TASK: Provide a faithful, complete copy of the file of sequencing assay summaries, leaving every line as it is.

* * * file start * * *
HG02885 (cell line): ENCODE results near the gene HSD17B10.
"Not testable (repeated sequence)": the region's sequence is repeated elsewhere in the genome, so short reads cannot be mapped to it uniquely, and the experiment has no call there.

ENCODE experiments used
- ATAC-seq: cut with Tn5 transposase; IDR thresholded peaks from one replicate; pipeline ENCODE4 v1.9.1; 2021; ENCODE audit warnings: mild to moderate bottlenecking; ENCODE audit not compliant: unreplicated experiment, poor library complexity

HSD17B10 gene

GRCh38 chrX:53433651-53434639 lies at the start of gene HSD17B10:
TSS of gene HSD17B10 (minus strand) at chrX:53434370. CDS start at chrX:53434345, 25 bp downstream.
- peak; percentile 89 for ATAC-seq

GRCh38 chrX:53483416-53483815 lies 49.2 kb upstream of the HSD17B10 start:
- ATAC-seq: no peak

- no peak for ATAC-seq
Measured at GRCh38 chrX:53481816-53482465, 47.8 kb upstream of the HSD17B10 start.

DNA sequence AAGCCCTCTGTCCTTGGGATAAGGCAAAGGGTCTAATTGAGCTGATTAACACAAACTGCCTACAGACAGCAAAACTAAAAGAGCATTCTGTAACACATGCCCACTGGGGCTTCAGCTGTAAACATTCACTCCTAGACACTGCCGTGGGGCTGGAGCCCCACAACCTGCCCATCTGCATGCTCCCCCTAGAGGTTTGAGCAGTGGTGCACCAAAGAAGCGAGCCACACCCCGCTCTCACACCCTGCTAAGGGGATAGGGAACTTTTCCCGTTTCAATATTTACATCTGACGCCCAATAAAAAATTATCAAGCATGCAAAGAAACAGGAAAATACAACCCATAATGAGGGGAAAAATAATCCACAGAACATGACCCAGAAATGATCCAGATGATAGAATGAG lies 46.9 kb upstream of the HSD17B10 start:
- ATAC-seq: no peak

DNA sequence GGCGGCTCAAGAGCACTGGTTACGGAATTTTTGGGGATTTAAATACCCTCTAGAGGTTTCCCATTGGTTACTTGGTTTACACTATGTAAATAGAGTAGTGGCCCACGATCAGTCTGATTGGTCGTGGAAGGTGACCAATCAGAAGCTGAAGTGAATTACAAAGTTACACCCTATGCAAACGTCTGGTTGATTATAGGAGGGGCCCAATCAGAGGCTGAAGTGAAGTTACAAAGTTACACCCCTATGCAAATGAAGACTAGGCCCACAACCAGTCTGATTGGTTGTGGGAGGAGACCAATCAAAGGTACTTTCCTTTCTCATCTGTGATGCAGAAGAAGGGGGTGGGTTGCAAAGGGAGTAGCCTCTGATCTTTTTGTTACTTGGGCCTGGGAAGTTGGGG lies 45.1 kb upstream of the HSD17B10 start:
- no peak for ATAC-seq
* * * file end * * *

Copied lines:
HG02885 (cell line): ENCODE results near the gene HSD17B10.
"Not testable (repeated sequence)": the region's sequence is repeated elsewhere in the genome, so short reads cannot be mapped to it uniquely, and the experiment has no call there.

ENCODE experiments used
- ATAC-seq: cut with Tn5 transposase; IDR thresholded peaks from one replicate; pipeline ENCODE4 v1.9.1; 2021; ENCODE audit warnings: mild to moderate bottlenecking; ENCODE audit not compliant: unreplicated experiment, poor library complexity

HSD17B10 gene

GRCh38 chrX:53433651-53434639 lies at the start of gene HSD17B10:
TSS of gene HSD17B10 (minus strand) at chrX:53434370. CDS start at chrX:53434345, 25 bp downstream.
- peak; percentile 89 for ATAC-seq

GRCh38 chrX:53483416-53483815 lies 49.2 kb upstream of the HSD17B10 start:
- ATAC-seq: no peak

- no peak for ATAC-seq
Measured at GRCh38 chrX:53481816-53482465, 47.8 kb upstream of the HSD17B10 start.

DNA sequence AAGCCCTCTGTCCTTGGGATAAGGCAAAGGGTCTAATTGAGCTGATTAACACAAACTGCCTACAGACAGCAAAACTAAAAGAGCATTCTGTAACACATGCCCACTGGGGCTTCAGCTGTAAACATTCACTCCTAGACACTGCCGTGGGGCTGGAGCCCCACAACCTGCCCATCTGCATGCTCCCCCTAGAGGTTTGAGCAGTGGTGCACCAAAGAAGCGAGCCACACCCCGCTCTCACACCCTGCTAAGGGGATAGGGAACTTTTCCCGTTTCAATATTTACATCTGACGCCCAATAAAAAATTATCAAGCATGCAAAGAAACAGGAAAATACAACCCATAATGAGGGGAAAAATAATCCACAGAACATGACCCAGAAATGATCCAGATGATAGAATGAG lies 46.9 kb upstream of the HSD17B10 start:
- ATAC-seq: no peak

DNA sequence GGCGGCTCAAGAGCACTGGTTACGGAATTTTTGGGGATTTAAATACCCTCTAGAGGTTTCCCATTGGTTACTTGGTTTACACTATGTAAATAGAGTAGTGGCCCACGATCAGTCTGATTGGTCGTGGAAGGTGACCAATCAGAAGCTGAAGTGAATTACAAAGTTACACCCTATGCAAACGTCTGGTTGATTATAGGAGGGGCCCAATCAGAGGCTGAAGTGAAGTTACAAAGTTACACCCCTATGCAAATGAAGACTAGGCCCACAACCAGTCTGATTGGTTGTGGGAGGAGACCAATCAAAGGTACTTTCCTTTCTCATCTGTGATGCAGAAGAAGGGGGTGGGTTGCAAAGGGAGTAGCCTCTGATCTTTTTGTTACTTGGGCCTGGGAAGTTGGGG lies 45.1 kb upstream of the HSD17B10 start:
- no peak for ATAC-seq